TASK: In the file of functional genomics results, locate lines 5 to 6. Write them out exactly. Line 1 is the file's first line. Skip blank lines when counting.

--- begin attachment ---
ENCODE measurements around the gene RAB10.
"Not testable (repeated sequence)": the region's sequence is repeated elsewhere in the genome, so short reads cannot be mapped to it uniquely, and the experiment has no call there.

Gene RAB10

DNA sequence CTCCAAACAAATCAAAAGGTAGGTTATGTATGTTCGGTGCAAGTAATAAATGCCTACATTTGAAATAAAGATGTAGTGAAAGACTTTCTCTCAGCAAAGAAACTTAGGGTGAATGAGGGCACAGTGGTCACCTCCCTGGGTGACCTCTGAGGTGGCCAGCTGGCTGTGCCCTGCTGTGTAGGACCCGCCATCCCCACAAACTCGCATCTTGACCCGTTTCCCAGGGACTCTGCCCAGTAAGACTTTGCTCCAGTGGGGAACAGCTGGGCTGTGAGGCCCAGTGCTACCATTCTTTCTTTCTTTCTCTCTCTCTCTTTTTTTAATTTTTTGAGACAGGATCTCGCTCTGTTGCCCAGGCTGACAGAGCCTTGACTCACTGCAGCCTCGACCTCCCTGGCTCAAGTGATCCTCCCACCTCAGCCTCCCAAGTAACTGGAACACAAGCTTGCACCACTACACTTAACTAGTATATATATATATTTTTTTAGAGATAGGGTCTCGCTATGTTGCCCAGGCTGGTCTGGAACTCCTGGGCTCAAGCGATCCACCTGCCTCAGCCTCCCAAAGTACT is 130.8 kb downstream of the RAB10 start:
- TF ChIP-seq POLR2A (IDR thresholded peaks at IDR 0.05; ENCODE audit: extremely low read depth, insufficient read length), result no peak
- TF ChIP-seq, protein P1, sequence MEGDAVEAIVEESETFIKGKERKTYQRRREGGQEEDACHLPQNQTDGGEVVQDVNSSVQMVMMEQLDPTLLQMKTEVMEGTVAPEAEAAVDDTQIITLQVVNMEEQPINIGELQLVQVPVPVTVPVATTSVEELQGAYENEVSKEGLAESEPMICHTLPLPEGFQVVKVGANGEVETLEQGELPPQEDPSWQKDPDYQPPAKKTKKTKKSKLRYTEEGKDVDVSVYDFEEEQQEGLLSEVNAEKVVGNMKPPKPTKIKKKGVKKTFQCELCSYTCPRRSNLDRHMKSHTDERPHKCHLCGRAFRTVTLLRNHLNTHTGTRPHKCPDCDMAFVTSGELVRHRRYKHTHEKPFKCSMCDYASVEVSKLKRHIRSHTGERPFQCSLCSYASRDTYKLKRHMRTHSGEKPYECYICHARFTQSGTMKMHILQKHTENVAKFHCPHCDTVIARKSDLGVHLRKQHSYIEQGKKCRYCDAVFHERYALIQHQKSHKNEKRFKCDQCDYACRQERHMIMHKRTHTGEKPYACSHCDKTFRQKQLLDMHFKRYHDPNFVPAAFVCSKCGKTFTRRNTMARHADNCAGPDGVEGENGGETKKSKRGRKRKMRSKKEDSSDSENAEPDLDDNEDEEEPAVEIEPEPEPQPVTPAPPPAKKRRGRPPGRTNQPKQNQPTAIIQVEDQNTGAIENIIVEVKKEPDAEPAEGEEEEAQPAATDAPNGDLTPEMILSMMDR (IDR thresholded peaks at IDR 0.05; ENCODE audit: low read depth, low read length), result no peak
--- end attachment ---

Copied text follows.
- TF ChIP-seq POLR2A (IDR thresholded peaks at IDR 0.05; ENCODE audit: extremely low read depth, insufficient read length), result no peak
- TF ChIP-seq, protein P1, sequence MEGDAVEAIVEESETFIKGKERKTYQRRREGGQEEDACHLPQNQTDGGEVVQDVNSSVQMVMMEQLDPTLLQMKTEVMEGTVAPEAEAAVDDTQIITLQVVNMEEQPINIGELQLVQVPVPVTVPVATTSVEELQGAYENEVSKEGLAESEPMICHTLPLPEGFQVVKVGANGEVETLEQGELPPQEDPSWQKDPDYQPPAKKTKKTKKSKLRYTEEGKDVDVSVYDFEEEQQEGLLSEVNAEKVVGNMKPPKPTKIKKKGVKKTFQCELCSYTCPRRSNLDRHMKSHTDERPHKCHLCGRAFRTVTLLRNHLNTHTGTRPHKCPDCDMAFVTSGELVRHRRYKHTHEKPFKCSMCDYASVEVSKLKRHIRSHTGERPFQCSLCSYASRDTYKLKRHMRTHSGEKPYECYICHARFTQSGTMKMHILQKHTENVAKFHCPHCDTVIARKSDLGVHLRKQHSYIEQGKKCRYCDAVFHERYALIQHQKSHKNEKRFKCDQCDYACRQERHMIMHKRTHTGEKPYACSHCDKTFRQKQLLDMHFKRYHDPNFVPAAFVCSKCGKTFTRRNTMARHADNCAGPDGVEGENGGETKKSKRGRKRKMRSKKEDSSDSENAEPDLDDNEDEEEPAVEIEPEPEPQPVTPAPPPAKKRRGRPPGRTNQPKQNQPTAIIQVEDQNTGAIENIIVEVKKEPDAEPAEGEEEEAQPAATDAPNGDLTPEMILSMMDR (IDR thresholded peaks at IDR 0.05; ENCODE audit: low read depth, low read length), result no peak